Facebook’s IPO is expected to be largest ever sale of shares by a US web company, with the business looking to raise raise $5bn. That would dwarf Google’s float in 2004, which raised $1.67bn.
The issue puts front and centre the commercial value of our personal information and raises some serious questions about the protection of privacy.
We’ve blogged previously on the latest functionality change, the ‘timeline’ and how it impacts on privacy. The company is under investigation in several countries for it’s data retention and storage policies, while others have highlighted the worrying amount of information the company gathers on people who do not even have a profile.
Facebook’s business is based on advertising, like most online companies. The number of ads on the site rose by 42% in 2011, while the price per ad grew by 18%. To increase the amount of money it can charge for ads, Facebook needs to convince advertisers that it is better able to target advertisements than alternative services. The more personal information about us Facebook has, the better Facebook can target advertisements, and the more it can charge for them.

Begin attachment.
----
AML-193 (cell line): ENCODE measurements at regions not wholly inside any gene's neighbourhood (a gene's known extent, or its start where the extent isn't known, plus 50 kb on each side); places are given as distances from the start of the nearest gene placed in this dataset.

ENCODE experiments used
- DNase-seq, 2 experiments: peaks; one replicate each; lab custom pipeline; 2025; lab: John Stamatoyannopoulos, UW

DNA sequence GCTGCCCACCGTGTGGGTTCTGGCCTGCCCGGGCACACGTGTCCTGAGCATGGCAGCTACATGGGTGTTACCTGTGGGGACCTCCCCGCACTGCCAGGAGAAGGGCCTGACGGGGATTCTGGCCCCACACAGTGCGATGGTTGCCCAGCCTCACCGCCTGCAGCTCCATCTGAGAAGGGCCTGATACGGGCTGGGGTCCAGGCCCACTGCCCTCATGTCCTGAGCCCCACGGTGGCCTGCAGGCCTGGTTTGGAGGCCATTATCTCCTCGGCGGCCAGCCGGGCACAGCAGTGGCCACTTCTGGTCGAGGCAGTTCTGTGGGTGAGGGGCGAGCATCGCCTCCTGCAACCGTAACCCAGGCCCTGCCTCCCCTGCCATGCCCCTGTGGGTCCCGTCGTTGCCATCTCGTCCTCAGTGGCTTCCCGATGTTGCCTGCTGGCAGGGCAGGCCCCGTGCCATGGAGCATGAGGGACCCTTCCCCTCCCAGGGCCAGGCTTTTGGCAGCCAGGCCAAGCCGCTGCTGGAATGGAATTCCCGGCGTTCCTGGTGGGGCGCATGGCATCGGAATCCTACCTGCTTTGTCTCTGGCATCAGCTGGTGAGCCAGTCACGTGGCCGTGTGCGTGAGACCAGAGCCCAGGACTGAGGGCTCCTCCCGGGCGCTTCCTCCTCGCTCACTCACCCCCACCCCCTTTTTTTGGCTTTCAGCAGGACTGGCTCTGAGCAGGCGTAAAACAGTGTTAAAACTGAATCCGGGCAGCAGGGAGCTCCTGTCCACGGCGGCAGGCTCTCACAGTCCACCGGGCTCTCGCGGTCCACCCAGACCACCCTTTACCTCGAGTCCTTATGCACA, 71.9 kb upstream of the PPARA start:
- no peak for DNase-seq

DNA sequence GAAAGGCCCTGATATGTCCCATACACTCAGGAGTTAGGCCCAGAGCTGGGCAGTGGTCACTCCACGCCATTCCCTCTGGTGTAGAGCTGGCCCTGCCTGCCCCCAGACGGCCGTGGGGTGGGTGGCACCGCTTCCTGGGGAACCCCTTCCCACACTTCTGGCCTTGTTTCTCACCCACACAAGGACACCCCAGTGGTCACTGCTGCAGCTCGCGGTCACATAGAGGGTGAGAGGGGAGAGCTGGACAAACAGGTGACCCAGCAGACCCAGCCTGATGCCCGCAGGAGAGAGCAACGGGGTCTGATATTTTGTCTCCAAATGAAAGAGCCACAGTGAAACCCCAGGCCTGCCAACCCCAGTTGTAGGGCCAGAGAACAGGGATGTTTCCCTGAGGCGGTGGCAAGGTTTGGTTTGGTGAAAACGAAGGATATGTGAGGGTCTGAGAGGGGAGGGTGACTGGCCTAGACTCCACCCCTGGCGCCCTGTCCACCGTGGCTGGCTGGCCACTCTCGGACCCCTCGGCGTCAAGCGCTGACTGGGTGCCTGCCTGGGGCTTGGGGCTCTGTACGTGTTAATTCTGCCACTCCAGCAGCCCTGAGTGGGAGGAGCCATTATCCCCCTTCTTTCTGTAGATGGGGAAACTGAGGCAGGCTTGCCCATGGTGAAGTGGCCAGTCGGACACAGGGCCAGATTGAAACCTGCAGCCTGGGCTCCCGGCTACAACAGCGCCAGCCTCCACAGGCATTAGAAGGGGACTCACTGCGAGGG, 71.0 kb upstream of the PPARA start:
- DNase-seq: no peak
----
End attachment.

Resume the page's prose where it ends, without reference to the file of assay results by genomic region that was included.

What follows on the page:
So if investors start to see Facebook’s numbers sliding – and given that 2011 earnings were around $500m lower than analysts expected that isn’t too remote a possibility – the company may find itself forced to choose between user privacy and profit.
Indeed, they may see privacy as an obstacle to profit. In the five core values published by the company, the word privacy does not appear once.
As Facebook’s social mission to make the world more ‘open and connected’ meets the harsh reality of the stock market, consumer privacy is more at risk than ever before.